Backstage in South Florida: Awkward Encounters With Iron Butterfly, John Mellencamp, Janis Joplin, Roger Daltrey, Chaka Khan and More

John "Don't Call Me Johnny" Mellencamp
Music vet and New Times scribe Lee Zimmerman shares stories of memorable rock 'n' roll encounters that took place in our local environs. This week, quick snapshots in a book of memories.

Sometimes even the briefest encounters can leave the most lingering impressions. While I've had occasion to spend quality time with some major marquee stars over the years, oftentimes, all I experienced was an unexpected happenstance that nevertheless became forever etched in my memory.

I initially crossed paths with the rock world while attending Southern Methodist University in Dallas Texas during my freshman year of college. Iron Butterfly (whose main claim to fame was the psychedelic 17-minute side-long track "In-A-Gadda-Da-Vida") was playing on campus one night and I happened to encounter the band as they were making their way towards the back of the venue.

"Hey, would you guys take me backstage with you?" I innocently inquired of bassist Lee Dorman. At which point, he politely declined. Happily, I subsequently caught some other concerts that actually induced me to purchase tickets -- the late Alex Chilton with his first band, the Box Tops, when they played SMU a semester later, as well as the Jimi Hendrix Experience when they performed at the Dallas Memorial Auditorium with opening act Chicago Transit Authority, later known simply as Chicago. I remember that particular concert fairly well, especially the moment that occurred during "Purple Haze" when Jimi pointed to a guy in the audience and adlibbed "'Scuse me, while I kiss this guy..."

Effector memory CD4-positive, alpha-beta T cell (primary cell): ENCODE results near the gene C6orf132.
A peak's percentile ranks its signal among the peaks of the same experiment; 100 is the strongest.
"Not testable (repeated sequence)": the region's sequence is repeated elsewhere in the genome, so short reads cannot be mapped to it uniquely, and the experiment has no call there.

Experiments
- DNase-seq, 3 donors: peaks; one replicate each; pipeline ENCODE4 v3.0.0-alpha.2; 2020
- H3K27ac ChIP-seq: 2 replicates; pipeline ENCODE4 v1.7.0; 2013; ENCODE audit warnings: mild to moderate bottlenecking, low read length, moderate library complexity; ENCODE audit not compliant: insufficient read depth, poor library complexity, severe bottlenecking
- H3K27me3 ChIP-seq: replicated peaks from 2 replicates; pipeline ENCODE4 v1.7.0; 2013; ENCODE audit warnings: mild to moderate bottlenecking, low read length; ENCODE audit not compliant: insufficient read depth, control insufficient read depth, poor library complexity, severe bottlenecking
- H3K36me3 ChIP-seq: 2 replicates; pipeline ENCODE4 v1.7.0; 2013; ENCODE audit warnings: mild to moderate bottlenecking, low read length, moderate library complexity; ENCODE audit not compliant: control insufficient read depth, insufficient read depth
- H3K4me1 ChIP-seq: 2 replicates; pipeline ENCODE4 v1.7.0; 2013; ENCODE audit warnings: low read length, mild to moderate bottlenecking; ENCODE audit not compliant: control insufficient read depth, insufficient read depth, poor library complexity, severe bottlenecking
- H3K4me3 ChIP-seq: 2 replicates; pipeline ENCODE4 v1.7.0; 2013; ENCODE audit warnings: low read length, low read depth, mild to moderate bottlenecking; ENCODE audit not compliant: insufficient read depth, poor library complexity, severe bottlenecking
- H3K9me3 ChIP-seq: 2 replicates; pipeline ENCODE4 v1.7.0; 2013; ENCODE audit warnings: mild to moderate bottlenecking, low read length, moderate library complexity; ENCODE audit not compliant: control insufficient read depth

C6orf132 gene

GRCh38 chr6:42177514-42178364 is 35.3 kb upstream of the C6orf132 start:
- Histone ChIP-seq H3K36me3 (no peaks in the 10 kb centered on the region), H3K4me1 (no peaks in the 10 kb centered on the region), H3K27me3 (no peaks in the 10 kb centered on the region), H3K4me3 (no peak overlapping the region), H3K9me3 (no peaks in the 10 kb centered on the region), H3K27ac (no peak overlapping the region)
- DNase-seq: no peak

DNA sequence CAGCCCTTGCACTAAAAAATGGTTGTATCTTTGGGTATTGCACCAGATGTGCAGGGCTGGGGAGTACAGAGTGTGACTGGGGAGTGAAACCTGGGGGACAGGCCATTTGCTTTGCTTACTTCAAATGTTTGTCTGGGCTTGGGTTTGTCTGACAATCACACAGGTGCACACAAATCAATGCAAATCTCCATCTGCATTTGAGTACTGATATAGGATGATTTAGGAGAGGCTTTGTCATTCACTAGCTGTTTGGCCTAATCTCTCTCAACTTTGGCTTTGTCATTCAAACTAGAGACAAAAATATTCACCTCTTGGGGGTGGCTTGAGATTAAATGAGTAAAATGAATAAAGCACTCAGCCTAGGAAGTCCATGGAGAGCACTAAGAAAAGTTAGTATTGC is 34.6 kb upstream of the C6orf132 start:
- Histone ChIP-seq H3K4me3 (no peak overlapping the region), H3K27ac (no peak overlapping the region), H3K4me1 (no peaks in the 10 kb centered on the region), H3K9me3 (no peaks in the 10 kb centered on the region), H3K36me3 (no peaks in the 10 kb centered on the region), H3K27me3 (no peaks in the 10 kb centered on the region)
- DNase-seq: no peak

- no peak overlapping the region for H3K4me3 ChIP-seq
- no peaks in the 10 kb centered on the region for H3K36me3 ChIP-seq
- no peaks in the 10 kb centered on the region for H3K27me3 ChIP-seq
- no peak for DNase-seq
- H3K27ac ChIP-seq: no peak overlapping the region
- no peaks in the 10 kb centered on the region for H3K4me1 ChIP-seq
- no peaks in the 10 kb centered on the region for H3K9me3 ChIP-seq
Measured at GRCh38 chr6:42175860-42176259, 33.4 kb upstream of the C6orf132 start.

At the time, I lived in St. Thomas, Virgin Islands and it was there I observed another deceased rock star, Janis Joplin, who was sitting alone at a waterfront bar quietly imbibing her beverage. I remember she looked very lonely -- a solitary soul hidden behind her larger than life persona. A buddy of mine, Tommy Hacket, claimed he corralled her for a one night stand, and while I have my doubts, it would affirm the fact she was, at least momentarily at least a wee bit desperate.

I also recall seeing Ed Cassidy, the drummer of the band Spirit ("I Got a Line on You," The Twelve Dreams of Dr. Sardonicus) sitting on the stairway leading up to a popular island nightspot called the French Club. Speaking of clubs and hang-outs, a group called Boffalongo, -- later reincarnated as Orleans (famous for the hit "Still the One") -- served as the house band at the St. Thomas Club my first summer on the island. And I became friendly with Steve Boone, bassist for the Lovin' Spoonful, when he spent some time in exile in St. Thomas before being deported for drug possession.

Once I moved to Miami, my star-gazing increased exponentially, but here again, several of those scenarios were strictly by chance ... and often uncomfortable encounters at that. I saw Roger Daltrey exiting the Jackie Gleason Theatre (now known as the Fillmore) when he, the Bee Gees and lyricist Tim Rice attended the opening night performance of Rice's show "Chess." I idolized the Who, but I was too intimidated to approach him. Even so, we did make eye contact, albeit briefly, and I regret to this day that I didn't extend my greetings.